hells_half_acre: (l'interpide)
I was exhausted. I'd been sleeping until 3pm and there it was 10am and I was awake. It's funny where your mind goes when you are tired. I was so tired that I felt somewhat delirious. I was looking out the window admiring how much smaller everything seems when there are no leaves on the trees. I couldn't help but miss Newfoundland somewhat. In Newfoundland there are either no trees or all evergreens, so things don't change size, they just look colder.

My thoughts turned to a few days before, when it had snowed. It had just snowed one or two centimeters, but it was enough to make me realise that I was going to be facing another Ontario winter shortly. Sometimes winter scares me. It doesn't make much sense when I think of it logically. We all live in heated homes and buy food at the grocery store. Sometimes when it snows though, I get weird thoughts of 'Shit, everything is dead! Where will we get fresh food when supplies run out?!' The food in the grocery store is shipped in from magic-town. These aren't thoughts that modern people are supposed to have. Still, every once in a while I have small panic attacks, picturing myself half frozen trying to hunt snow rabbit in a blizzard, cursing the gods for a poor harvest. The snow was pretty though, and the cold is something that you get used to, even sometimes grow to miss. It looked like Christmas and it was only the second of November.

My train of thought went from Christmas to the list of books I had in my bag. I remembered that I had to check out the authors of most of them. That's the problem with buying history books. You have to make sure the authors know what the hell they are talking about. I didn't want to end up with another Goldhagen. People like him are fine for contrasting ideas, but you don't want to read a whole book of their unsupported theories. One of the books is about WWII and why it was that Hitler lost. People take it for granted that he lost. They think he lost because he was evil and good always triumph's over evil. That's not always the case though, really, sometimes evil just makes some really stupid mistakes.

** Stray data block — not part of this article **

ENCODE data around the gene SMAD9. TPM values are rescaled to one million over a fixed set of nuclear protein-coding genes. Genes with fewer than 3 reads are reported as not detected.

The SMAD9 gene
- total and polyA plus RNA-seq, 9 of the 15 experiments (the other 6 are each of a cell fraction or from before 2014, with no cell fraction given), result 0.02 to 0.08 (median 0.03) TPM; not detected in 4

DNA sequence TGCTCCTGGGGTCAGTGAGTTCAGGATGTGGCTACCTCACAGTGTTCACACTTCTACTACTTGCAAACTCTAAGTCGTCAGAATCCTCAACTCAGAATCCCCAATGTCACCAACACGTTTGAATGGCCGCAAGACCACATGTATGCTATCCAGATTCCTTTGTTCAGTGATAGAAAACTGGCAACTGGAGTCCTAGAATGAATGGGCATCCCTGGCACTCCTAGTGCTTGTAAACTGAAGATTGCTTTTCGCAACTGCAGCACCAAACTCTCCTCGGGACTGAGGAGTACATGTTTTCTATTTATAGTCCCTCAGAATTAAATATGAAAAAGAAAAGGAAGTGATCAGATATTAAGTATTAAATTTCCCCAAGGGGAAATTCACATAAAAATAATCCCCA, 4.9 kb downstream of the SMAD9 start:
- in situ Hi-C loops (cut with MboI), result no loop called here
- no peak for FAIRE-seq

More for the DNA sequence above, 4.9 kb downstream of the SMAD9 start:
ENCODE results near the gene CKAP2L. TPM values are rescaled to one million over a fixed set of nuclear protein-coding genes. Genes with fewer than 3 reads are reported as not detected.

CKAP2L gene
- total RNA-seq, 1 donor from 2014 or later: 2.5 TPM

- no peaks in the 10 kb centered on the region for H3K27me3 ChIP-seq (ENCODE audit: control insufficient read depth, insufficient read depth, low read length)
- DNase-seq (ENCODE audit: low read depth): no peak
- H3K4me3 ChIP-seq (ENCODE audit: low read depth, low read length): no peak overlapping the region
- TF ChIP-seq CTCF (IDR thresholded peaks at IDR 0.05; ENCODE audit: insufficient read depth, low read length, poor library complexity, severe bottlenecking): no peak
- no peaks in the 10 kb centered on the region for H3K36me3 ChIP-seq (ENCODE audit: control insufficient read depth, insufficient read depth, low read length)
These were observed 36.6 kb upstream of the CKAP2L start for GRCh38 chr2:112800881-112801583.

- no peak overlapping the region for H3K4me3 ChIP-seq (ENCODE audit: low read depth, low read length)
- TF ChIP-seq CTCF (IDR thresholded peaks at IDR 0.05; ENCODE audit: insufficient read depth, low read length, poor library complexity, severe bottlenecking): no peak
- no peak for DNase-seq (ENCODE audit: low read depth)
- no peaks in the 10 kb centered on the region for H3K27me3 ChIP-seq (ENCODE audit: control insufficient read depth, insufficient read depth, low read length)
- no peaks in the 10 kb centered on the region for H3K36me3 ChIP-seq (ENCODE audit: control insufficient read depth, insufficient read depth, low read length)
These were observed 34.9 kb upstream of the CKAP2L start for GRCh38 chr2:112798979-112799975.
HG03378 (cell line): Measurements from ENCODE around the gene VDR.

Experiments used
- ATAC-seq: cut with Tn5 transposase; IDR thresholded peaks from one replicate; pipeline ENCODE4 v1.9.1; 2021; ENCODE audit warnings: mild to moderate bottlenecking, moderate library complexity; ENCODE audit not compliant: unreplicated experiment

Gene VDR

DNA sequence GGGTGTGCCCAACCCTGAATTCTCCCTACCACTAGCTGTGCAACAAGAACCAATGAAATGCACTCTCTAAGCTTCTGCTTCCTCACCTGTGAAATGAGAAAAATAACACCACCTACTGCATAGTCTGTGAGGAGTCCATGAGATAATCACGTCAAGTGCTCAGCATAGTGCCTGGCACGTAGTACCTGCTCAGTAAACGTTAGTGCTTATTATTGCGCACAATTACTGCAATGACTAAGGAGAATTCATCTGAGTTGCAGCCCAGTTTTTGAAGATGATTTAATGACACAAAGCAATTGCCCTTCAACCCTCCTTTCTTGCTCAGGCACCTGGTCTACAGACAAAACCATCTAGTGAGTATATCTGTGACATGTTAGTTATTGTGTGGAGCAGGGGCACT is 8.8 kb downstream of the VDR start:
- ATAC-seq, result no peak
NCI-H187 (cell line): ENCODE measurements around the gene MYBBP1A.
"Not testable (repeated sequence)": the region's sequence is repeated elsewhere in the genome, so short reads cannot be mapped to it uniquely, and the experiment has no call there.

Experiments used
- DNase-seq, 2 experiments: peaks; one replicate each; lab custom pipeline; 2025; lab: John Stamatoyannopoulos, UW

'Like invading the Caucasus,' I thought to myself. 'No, wait, that's not right. It was the other way 'round. It was Stalingrad. The mistake was trying to take Stalingrad, not the Caucasus. They needed the Caucasus.' Suddenly I realised that I knew the word "Caucasus," in my tired state I had completely forgotten that I had been trying to remember the word for months. Of all the things to forget, the most annoying is the name of a mountain range and a historic strategically-important place. It's weird the things you suddenly remember when you are deliriously tired. Even given how exhausted I was, I was quite relieved I hadn't  had to look it up. In my joy I said it out loud in the car.

"The Caucasus! That's what it is!"

"What?" My Mum asked.

"I had forgotten the name of it. The Caucasus. It's in southern Russia. It's important for the Second World War," I replied.

"Is that where the word "caucasian" comes from?" she asked. I hadn't considered that before. It made sense.

"I guess it is!"

Did that mean that all white people come from southern Russia? Or did they just steal the term from there. Is it like anti-Semitism referring to hatred of Jews, even though semitic doesn't actually have anything to do with the Jewish religion nor solely refer to Jews in its original meaning. The Indo-european language root originated in Belarus, which is also part of Russia, or at least was last time I checked. Did it make sense that if european language originated in Russia, so did Europeans? All of them? Maybe they were born in the Caucasus and had to travel north to Belarus before they learned to speak. It all seemed a little ridiculous.

"I'll look it up when I get home," I added. "Along with why we only make syrup from maple trees."

I suddenly had the thought that it was highly unlikely I'd get any real writing done until I slept.

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